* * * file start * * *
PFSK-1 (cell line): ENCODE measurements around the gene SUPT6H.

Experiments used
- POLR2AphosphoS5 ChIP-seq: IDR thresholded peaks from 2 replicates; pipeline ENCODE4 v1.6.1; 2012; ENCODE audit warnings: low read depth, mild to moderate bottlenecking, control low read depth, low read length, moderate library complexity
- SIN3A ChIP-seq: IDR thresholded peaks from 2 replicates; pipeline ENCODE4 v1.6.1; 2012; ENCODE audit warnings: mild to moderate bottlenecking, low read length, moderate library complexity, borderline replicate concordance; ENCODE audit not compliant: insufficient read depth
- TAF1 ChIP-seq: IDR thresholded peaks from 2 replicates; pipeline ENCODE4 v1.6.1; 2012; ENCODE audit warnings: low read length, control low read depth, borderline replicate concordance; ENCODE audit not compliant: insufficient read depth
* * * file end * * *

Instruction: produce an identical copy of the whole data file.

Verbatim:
PFSK-1 (cell line): ENCODE measurements around the gene SUPT6H.

Experiments used
- POLR2AphosphoS5 ChIP-seq: IDR thresholded peaks from 2 replicates; pipeline ENCODE4 v1.6.1; 2012; ENCODE audit warnings: low read depth, mild to moderate bottlenecking, control low read depth, low read length, moderate library complexity
- SIN3A ChIP-seq: IDR thresholded peaks from 2 replicates; pipeline ENCODE4 v1.6.1; 2012; ENCODE audit warnings: mild to moderate bottlenecking, low read length, moderate library complexity, borderline replicate concordance; ENCODE audit not compliant: insufficient read depth
- TAF1 ChIP-seq: IDR thresholded peaks from 2 replicates; pipeline ENCODE4 v1.6.1; 2012; ENCODE audit warnings: low read length, control low read depth, borderline replicate concordance; ENCODE audit not compliant: insufficient read depth